• the Financial Services Compensation Scheme leads the way in Europe and goes further in many areas than required by the proposed Directive, such as covering losses resulting from breaches of conduct of business requirements and by providing a higher compensation limit;
  • the Government therefore fully supports the principle of improving EU-wide investor protection by raising minimum standards of investor compensation schemes across the EU; and
  • it would not, however, support further EU harmonisation if this led to a reduction in protection currently offered to UK investors.

7.15 The Minister then tells us that the Government supports the principle of updating the Investor Compensation Schemes Directive in the light of changes in the past thirteen years, although it plans to argue for continued national discretion in the operation of compensation schemes. He says that the Government will seek important improvements to the draft Directive during Council negotiations to ensure that it avoids imposing unnecessary burdens on the EU investment industry, while at the same time delivering improvements to investor protection and confidence.

7.16 Elaborating on this the Minister first discusses detailed funding requirements, saying that:

  • the Government will argue for a more proportionate approach that recognises that member States are best placed to ensure schemes are able to meet their obligations;
  • although discussions on pre-funding within the deposits sector are more advanced, unlike deposits, which are used by the depositor to live on and to pay day-to-day bills, investments are used for longer term capital accumulation and so the argument for pre-funding the investment sector is weaker;
  • there remain arguments supporting the introduction of pre-funding, including that the "polluter pays" and that it is countercyclical; and
  • disproportionate levels of pre-funding would take away large sums of investor money, affecting investors through reduced investment returns, without increased protection.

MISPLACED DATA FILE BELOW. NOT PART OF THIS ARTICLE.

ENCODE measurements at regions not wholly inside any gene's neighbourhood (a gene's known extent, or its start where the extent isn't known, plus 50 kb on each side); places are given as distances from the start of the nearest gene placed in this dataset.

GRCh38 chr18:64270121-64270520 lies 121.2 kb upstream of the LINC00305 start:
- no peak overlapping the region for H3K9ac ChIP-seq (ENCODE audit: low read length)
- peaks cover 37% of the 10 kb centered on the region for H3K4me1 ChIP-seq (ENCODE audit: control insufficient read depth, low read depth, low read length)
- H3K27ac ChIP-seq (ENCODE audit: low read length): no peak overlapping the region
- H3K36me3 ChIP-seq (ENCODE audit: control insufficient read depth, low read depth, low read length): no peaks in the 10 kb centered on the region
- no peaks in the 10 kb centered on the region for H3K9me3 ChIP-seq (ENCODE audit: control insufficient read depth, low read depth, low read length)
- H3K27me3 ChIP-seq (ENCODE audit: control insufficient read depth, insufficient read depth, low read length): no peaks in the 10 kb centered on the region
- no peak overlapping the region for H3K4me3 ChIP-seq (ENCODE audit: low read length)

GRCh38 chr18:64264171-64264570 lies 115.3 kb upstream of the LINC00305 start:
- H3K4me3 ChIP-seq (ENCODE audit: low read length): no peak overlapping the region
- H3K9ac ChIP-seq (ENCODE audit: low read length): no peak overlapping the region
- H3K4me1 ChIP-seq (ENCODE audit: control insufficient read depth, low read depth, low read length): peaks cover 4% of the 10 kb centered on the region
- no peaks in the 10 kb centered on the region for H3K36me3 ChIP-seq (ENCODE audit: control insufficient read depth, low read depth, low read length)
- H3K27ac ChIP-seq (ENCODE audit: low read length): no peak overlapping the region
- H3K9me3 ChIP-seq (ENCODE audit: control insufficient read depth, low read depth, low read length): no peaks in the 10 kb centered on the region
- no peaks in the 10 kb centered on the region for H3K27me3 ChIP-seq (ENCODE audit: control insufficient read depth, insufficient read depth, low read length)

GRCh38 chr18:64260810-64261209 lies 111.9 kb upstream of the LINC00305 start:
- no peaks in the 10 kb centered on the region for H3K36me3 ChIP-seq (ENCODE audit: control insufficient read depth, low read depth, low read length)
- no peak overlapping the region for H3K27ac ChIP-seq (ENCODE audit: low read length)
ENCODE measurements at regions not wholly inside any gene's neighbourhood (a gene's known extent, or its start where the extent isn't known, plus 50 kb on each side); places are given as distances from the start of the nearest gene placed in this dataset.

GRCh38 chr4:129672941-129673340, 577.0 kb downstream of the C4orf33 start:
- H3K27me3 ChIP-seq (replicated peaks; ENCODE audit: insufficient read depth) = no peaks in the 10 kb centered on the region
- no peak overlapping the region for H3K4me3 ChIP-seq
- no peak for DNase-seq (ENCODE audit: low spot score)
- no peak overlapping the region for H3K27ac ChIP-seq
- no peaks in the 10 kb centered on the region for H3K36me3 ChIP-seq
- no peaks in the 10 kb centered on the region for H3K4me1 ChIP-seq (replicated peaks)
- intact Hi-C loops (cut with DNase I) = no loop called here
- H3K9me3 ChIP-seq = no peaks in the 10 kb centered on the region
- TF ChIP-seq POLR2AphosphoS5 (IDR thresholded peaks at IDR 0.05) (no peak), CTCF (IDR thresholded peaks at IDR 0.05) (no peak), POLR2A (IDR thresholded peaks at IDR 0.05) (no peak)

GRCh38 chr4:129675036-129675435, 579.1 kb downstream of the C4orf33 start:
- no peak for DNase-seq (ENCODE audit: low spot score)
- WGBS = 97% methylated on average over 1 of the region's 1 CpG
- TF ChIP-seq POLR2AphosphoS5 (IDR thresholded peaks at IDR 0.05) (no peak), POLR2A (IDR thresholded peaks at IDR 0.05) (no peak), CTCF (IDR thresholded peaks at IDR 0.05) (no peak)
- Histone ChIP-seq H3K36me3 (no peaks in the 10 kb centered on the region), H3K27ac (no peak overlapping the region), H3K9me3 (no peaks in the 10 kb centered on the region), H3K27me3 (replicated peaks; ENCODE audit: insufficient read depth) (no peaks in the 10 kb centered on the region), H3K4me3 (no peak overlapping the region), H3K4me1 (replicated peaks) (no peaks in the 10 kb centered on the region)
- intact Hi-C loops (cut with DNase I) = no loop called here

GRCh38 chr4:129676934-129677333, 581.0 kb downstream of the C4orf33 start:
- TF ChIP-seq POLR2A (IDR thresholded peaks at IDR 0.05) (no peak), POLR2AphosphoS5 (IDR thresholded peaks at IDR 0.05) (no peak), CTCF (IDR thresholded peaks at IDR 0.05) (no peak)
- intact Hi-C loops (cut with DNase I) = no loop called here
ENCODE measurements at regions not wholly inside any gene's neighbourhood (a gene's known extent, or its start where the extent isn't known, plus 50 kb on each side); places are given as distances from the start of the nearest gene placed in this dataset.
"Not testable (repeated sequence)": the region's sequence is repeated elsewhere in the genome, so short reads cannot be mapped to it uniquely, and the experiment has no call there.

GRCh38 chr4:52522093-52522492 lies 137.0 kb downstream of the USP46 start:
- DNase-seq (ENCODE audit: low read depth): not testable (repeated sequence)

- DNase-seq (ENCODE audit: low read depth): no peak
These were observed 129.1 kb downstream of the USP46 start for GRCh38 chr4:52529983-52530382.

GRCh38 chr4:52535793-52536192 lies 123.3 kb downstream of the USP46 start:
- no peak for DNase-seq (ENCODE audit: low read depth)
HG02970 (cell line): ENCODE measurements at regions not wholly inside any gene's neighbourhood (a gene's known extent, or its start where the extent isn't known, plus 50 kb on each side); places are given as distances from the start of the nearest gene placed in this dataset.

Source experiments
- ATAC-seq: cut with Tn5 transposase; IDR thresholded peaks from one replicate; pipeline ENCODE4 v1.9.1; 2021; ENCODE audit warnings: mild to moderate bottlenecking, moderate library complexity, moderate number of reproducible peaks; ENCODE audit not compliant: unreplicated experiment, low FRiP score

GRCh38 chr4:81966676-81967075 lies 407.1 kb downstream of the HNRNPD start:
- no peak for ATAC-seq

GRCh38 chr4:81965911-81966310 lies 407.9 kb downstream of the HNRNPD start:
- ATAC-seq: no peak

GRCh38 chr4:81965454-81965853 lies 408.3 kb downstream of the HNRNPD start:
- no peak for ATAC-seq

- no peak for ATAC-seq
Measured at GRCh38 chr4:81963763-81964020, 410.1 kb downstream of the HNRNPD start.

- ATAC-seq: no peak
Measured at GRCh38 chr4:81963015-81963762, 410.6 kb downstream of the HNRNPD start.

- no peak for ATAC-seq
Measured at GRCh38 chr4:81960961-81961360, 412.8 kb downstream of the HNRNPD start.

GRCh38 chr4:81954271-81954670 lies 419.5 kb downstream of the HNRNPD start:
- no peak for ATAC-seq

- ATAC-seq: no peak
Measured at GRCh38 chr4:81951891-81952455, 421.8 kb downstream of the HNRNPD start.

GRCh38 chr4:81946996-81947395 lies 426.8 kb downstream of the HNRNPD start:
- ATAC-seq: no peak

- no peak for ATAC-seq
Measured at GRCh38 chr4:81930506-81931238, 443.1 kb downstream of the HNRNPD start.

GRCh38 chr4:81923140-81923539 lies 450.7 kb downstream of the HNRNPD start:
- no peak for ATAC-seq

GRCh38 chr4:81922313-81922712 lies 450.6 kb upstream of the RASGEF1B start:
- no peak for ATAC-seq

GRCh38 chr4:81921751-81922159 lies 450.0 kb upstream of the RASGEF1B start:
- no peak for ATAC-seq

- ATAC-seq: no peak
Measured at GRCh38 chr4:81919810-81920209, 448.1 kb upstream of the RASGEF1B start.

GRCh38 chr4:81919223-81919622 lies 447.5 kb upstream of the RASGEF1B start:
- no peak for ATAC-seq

7.17 On mutual borrowing, the draft Directive provisions allowing a national scheme to borrow from other national schemes if they have exhausted their pre-fund and additional levies, the Minister says that the Government has strong reservations about these requirements and will work closely with other Member States to argue for their removal. He notes particularly the provisions could impact Member States that provide backing to their schemes.

7.18 In relation to cover for default of third parties and UCITS depositaries the Minister comments that:

  • while the draft Directive may provide increased investor protection, it is important that it takes into account decisions to be made during forthcoming work on UCITS with respect to depositaries and liability; and
  • discussions on extending compensation to loss by depositaries of UCITS should be informed by negotiations on UCITS depositaries, which are due to start at the beginning of 2011;
  • it is unclear why the proposals cover UCITS depositaries but not UCITS management companies, which are covered in the UK by the Financial Services Compensation Scheme.

7.19 Turning to compensation limits the Minister notes that the draft Directive would require the UK to reduce its compensation limit from £50,000 to £40,875 (before rounding) and says that:

  • the Government believes that Member States should be free to set higher compensation limits in recognition of differences between Member States in terms of their investment markets;
  • it would, however, support increasing the minimum compensation limit across the EU above €20,000; and